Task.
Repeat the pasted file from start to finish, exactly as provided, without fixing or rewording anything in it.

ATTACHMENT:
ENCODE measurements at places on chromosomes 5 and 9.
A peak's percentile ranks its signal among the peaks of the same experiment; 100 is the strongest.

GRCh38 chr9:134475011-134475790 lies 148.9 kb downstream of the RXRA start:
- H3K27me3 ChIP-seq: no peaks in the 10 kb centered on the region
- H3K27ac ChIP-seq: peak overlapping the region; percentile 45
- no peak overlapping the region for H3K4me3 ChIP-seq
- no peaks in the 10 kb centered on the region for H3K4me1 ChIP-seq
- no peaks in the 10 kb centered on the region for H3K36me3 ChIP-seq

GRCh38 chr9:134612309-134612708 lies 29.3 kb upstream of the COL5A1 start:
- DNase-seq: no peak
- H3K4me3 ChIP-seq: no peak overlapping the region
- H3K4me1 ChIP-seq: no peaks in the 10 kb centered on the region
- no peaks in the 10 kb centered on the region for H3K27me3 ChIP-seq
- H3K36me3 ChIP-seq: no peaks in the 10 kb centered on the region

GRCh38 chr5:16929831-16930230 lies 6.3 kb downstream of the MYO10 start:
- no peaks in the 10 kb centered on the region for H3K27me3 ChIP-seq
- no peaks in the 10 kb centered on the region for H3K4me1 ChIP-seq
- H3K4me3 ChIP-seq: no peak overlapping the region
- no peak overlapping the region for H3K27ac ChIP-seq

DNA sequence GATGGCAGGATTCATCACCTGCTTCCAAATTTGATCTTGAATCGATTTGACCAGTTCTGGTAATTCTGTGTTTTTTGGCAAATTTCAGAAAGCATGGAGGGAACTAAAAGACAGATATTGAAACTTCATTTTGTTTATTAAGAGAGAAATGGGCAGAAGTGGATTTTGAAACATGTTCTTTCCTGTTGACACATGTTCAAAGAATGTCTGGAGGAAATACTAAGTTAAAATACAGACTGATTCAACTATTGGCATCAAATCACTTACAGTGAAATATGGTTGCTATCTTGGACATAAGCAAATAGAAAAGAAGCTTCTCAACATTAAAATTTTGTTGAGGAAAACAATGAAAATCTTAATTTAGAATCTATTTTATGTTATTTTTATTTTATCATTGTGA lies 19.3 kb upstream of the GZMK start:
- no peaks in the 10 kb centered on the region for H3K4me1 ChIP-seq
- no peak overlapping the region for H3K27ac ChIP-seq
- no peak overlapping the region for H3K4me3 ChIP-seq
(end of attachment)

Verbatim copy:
ENCODE measurements at places on chromosomes 5 and 9.
A peak's percentile ranks its signal among the peaks of the same experiment; 100 is the strongest.

GRCh38 chr9:134475011-134475790 lies 148.9 kb downstream of the RXRA start:
- H3K27me3 ChIP-seq: no peaks in the 10 kb centered on the region
- H3K27ac ChIP-seq: peak overlapping the region; percentile 45
- no peak overlapping the region for H3K4me3 ChIP-seq
- no peaks in the 10 kb centered on the region for H3K4me1 ChIP-seq
- no peaks in the 10 kb centered on the region for H3K36me3 ChIP-seq

GRCh38 chr9:134612309-134612708 lies 29.3 kb upstream of the COL5A1 start:
- DNase-seq: no peak
- H3K4me3 ChIP-seq: no peak overlapping the region
- H3K4me1 ChIP-seq: no peaks in the 10 kb centered on the region
- no peaks in the 10 kb centered on the region for H3K27me3 ChIP-seq
- H3K36me3 ChIP-seq: no peaks in the 10 kb centered on the region

GRCh38 chr5:16929831-16930230 lies 6.3 kb downstream of the MYO10 start:
- no peaks in the 10 kb centered on the region for H3K27me3 ChIP-seq
- no peaks in the 10 kb centered on the region for H3K4me1 ChIP-seq
- H3K4me3 ChIP-seq: no peak overlapping the region
- no peak overlapping the region for H3K27ac ChIP-seq

DNA sequence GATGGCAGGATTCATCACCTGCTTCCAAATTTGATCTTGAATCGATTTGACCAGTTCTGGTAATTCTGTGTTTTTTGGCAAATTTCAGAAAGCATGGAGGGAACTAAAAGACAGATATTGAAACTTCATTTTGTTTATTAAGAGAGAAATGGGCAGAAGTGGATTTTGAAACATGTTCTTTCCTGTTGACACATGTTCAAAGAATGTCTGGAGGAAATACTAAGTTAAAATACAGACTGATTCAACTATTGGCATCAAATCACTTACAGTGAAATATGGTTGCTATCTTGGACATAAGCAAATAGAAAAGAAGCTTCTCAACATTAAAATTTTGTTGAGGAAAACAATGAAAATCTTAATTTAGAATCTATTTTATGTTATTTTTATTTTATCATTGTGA lies 19.3 kb upstream of the GZMK start:
- no peaks in the 10 kb centered on the region for H3K4me1 ChIP-seq
- no peak overlapping the region for H3K27ac ChIP-seq
- no peak overlapping the region for H3K4me3 ChIP-seq